College Grads Settling for Retail Jobs
The good news: seemingly more college grads are working retail these days. The bad news: they don’t want to be there.
A joint study by PayScale, Inc., a provider of on-demand compensation data and software, and Millennial Branding, a Gen Y consulting company, looked at the state of the Gen Y worker (18 to 29).
According to the study based on survey of as many as 500,000 Gen Y workers between July 2011 to July 2012, more than 63 percent of Gen Y workers have a bachelor’s degree but many are working in jobs that don’t require a college degree, particularly retail.
For instance, Millenials are more than four times as likely as workers overall to hold a retail industry jobs such as a merchandise displayer, clothing sales representative, or cell phone sales representative. More than 80 percent of millennials selling clothes have bachelor’s degrees, while almost 70 percent of cell phone reps are college grads. The median pay for the merchandising job is just $23,400, while the other two pay around $28,000.
The study comes as the national unemployment rate ticked up to 8.3 percent in July. The rate reached 13.5 percent among those between the ages of 20 and 24 while 9.3 percent of those aged 25 to 29 are unemployed.
"Gen Y is finding themselves lost in this place of getting a college degree, paying a lot of money for that college degree and then not being able to put it to use and only finding jobs that typically don’t require a college degree, whether it be in retail or a barista or anything in the service industry," PayScale’s lead economist, Katie Bardaro, told The Fiscal Times. "And they’re just trying to chip away at their student debt any way they can."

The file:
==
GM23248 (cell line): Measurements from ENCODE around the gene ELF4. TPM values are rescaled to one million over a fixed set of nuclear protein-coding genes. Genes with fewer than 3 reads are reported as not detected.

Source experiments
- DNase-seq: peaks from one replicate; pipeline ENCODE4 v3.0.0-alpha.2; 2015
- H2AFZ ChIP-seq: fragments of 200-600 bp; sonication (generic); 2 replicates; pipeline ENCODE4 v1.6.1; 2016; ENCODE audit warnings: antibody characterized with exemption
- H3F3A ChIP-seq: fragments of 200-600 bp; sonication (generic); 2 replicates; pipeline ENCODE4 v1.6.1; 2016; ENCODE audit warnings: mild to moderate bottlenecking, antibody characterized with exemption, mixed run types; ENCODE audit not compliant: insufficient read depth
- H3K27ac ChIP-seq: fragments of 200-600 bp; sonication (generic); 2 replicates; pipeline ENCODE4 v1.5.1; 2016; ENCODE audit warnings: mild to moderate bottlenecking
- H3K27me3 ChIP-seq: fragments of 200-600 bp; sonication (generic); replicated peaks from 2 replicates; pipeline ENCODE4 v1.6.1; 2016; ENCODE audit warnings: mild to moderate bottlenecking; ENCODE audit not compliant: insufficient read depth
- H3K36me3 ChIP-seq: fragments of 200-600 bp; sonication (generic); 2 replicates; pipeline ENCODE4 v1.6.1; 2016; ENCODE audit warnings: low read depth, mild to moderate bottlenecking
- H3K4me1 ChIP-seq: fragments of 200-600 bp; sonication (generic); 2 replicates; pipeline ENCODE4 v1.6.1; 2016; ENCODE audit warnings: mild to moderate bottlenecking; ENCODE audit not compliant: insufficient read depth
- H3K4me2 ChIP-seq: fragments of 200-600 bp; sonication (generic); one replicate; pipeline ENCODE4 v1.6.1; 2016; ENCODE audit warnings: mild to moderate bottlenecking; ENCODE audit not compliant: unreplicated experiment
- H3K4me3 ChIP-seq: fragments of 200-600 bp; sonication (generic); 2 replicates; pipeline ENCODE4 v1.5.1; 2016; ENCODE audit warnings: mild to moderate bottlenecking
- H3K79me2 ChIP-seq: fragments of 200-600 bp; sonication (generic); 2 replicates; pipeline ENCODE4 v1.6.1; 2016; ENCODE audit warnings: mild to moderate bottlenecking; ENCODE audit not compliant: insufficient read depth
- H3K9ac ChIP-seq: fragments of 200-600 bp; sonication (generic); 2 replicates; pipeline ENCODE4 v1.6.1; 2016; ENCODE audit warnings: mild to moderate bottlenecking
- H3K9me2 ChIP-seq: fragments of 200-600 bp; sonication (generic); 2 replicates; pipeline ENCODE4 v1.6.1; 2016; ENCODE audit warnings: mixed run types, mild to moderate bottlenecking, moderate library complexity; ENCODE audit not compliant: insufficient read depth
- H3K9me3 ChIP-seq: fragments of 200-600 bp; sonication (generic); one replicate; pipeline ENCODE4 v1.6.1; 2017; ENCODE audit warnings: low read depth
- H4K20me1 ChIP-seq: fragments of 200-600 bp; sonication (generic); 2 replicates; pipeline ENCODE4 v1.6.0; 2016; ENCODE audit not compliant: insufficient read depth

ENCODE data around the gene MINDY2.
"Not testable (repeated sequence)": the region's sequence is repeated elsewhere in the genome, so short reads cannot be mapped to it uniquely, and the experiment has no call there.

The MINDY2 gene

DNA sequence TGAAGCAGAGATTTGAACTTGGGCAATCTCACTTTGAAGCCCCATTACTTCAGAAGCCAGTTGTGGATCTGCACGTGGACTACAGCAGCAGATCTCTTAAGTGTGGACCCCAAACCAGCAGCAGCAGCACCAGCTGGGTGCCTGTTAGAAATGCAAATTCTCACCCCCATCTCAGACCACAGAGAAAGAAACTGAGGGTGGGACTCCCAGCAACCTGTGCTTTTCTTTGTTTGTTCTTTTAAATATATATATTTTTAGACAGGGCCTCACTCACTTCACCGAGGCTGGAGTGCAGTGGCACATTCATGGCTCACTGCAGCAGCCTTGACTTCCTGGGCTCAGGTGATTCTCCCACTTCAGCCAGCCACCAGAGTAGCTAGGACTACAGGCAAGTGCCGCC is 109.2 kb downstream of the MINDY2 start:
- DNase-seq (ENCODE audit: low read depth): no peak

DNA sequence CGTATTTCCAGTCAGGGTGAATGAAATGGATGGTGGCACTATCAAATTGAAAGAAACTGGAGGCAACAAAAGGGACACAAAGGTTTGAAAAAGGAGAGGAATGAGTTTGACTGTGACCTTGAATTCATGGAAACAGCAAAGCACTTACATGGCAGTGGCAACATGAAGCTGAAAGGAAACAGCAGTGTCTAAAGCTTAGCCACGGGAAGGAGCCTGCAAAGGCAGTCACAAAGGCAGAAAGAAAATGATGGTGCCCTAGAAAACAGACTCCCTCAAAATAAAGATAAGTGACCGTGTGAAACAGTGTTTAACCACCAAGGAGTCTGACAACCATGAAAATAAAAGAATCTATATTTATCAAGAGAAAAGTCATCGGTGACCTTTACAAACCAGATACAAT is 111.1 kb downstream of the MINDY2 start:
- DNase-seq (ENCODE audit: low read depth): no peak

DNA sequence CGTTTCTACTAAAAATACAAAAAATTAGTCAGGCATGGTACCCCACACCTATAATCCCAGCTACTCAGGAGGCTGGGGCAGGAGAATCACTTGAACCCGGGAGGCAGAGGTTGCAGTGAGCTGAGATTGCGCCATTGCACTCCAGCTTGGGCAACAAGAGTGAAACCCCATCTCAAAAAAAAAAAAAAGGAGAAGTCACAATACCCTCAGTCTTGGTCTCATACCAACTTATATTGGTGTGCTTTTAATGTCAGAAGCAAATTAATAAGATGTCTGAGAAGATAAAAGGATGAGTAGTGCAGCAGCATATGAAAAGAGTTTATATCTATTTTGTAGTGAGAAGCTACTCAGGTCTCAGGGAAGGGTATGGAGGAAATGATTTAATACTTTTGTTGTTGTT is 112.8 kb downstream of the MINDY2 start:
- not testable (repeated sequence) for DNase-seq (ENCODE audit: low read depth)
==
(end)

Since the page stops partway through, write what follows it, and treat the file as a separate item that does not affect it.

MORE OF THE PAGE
On the positive side, the study found Gen Y to be highliy-qualified in emerging areas such as technology and social media. Software, blogging and social media topped their list of skills. Gen Y workers also showed a preference for smaller firms that allow for more flexibility, an opportunity to embrace their entrepreneurial ambitions, and the opportunity to use social networks at work without strict corporate guidelines.
"While they are the future corporate leaders and change-makers, they are suffering in this economy by having to work in retail jobs over professional ones," said Dan Schawbel, founder of Millennial Branding, Gen Y expert and bestselling author of Me 2.0, in a press release. "A bachelor’s degree can no longer be traded in for a job."
- Gen Y in the Workplace – PayScale
- PayScale and Millennial Branding Release Study on the State of the Gen Y Worker – PayScale
- Gen Y most likely to hold low-paying jobs in retail – USA Today
- Got a Degree? Get Ready to Settle for Retail Job – The Fiscal Times
- Is Gen Y Underemployed or Just Lazy? – Forbes
Can retail improve on the way it’s working as a post-college apprentice tool? Should retailers capitalize more on the seemingly greater amount of college grads open to retail work? On the other hand, what are the risks of hiring “settling” employees?